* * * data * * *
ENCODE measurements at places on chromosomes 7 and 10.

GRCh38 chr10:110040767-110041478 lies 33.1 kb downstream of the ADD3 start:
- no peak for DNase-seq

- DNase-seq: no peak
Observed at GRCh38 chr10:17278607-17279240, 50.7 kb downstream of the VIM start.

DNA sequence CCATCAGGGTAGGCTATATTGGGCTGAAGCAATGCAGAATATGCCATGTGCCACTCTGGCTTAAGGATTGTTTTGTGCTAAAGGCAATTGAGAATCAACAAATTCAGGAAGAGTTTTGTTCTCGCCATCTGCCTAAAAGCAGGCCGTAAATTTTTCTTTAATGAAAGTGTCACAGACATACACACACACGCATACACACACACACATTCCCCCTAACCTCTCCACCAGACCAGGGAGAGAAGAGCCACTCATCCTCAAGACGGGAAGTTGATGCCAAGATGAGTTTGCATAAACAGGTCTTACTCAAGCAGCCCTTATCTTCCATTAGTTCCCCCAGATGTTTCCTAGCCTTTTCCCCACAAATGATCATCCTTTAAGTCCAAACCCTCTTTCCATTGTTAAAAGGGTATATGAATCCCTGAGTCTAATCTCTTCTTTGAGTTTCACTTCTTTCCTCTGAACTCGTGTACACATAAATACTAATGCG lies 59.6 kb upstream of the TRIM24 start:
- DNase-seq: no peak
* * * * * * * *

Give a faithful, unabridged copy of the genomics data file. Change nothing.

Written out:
ENCODE measurements at places on chromosomes 7 and 10.

GRCh38 chr10:110040767-110041478 lies 33.1 kb downstream of the ADD3 start:
- no peak for DNase-seq

- DNase-seq: no peak
Observed at GRCh38 chr10:17278607-17279240, 50.7 kb downstream of the VIM start.

DNA sequence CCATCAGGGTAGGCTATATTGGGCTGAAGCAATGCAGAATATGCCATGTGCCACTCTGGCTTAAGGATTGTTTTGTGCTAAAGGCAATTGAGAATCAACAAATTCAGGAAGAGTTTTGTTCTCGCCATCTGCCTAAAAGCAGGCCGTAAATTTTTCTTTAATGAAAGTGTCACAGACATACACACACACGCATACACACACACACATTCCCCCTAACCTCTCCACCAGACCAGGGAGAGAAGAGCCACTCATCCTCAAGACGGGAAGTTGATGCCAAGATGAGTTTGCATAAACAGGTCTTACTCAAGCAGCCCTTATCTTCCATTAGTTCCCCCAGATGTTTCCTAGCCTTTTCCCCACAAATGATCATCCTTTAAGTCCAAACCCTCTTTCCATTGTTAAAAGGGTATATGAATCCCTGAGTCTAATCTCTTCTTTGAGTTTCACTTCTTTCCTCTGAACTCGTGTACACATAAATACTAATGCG lies 59.6 kb upstream of the TRIM24 start:
- DNase-seq: no peak